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Of course, to become "genuinely multi-racial" in composition and outlook is a challenge for both of Guyana's major political parties, given the reality of their respective historical ethnic mass base of support since the tragic split of the original People's Progressive Party in the 1950s.
In the post-Hoyte era, and just over three years to a new general election, there are many adjustments to be made by the party Hoyte had inherited from its founder-leader, Forbes Burnham.
And the challenge appears more enormous for Hoyte's successor than it may be for the current shared leadership structure of the PPP and President Bharrat Jagdeo.
So far as leadership change in the PNC/R is concerned, the die seems to have been cast and the special congress being organised for February 1 is expected to endorse Robert Corbin, the party's 53-year-old chairman and interim leader.
Whatever the burden of some of the unflattering political baggage he bears, let all sides, in and out of the PNC/R, acknowledge that Corbin has for years been a loyal, militant foot soldier of the party.
He had the privilege, both under Burnham and Hoyte, to hold some key positions in the PNC administrations of the time and also in the party.
Corbin was a Deputy Prime Minister, Minister of National Mobilisation, a party organiser and leading element in the Young Socialist Movement, and has been holding the chairmanship of the PNC before and after the marriage with the 'reform' people. A special relationship had also developed between him and Hoyte at a critical personal period in his political career.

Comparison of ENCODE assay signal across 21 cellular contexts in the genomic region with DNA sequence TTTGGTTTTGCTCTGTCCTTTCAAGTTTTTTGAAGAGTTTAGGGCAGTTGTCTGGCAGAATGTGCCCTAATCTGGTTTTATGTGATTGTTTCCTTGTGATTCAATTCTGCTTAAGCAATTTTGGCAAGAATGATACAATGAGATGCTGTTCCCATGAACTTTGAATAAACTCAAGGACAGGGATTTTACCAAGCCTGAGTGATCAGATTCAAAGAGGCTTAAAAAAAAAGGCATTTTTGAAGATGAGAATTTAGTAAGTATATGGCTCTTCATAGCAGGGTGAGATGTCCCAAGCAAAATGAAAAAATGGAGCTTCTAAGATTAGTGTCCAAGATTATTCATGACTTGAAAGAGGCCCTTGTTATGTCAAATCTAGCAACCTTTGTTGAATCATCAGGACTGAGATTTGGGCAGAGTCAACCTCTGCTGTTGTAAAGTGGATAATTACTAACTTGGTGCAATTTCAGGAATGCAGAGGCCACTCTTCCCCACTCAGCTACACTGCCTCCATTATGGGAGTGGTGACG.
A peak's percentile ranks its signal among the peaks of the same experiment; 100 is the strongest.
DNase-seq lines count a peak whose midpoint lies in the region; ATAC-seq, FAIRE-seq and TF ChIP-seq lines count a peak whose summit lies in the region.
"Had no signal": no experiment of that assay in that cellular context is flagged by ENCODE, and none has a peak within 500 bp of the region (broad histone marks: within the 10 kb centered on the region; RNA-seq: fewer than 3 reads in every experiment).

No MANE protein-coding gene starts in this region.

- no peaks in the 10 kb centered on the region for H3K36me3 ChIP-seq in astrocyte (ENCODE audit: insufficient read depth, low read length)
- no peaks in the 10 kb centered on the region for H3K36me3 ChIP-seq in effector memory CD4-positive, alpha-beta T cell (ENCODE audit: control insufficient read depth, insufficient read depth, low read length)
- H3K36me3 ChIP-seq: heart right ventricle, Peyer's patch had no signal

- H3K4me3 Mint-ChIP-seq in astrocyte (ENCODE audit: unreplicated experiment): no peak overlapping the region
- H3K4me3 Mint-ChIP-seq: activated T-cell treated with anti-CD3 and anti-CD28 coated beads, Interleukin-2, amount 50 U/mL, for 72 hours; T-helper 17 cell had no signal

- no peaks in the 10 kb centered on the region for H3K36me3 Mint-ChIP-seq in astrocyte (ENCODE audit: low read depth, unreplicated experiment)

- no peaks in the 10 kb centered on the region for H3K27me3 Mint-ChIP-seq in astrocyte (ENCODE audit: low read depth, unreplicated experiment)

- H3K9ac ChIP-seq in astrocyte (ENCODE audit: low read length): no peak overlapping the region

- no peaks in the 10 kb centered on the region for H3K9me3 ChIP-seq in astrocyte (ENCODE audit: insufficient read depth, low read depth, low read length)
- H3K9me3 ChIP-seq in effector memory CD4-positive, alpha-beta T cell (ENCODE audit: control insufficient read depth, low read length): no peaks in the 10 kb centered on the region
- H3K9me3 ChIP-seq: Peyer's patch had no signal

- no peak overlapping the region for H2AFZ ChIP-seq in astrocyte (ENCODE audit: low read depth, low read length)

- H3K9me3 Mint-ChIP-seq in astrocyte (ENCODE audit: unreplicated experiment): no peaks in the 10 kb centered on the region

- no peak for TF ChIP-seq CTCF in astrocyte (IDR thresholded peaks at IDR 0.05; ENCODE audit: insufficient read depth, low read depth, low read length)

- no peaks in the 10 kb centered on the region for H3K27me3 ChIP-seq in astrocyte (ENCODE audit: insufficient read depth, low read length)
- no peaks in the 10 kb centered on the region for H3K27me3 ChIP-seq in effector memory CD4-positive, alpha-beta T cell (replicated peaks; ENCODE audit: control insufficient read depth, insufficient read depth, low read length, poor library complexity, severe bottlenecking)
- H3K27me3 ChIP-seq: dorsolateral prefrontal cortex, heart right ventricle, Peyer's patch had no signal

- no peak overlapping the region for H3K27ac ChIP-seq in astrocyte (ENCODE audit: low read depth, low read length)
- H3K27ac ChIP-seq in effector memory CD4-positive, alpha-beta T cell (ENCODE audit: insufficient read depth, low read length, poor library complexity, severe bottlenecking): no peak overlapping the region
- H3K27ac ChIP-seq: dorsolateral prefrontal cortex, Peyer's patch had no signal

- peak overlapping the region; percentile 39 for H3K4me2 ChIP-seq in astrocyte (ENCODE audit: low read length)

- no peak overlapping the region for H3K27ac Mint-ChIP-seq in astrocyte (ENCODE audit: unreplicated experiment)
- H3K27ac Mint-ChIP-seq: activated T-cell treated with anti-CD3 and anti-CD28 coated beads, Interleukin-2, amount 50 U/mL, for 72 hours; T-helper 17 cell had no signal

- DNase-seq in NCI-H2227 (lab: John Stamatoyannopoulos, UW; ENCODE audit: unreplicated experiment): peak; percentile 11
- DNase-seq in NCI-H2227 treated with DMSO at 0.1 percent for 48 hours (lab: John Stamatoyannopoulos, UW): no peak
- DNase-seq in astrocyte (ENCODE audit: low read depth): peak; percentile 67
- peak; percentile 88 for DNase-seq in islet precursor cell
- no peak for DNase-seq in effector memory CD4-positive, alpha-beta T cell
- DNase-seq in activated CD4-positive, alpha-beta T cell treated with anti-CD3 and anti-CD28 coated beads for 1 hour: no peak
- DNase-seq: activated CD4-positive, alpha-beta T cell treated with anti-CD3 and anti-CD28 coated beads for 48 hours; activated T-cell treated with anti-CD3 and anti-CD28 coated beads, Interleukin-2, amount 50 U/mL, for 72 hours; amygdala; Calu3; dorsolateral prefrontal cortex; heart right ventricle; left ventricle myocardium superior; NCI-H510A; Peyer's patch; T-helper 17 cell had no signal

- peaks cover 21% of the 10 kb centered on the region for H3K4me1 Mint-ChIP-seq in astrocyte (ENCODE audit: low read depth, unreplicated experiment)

Loyal foot soldier
His controversial "militancy" may have earned him the now undesirable reputation of an inflexible, hard-line decision-maker. This may no longer be accurate and we could yet be surprised by his capacity for flexibility, very much as Hoyte was to prove as President - after the passing of Burnham.
After Burnham and Hoyte, Corbin deserves, possibly more than a few other potential contenders, to be objectively assessed for leadership at a time when the future of the party may very well be at the crossroads!
Insiders and outsiders, media commentators and others, would have their preferences, but the ultimate decision on the new leader will be that of the delegates at the party's special congress.
Since Vincent Alexander, who is heading the preparatory committee for the big political event is apparently already in Corbin's corner - perhaps to avail himself for consideration as the new chairman - Raphael Trotman, reputedly a liberal, may not wish to risk his own perceived popularity with sections of the party and public at this stage to compete with Corbin for the leadership.
We have 19 days to find out if there will be a challenge or just an endorsement. I suspect the latter will be the case. `Party unity’ is already the orchestrated refrain. It expediently serves to cover other problems, differences in personalities as well as issues in the shaping of the post-Hoyte policy agenda with answers yet to come on the future role of the `reform’ wing of the party.
A mixture of race-hate politics - some of which had its vulgar manifestation at, of all places, the State funeral for Hoyte - and unprecedented level of killings and criminal rampage have reduced Guyana to a terribly wounded, traumatised nation.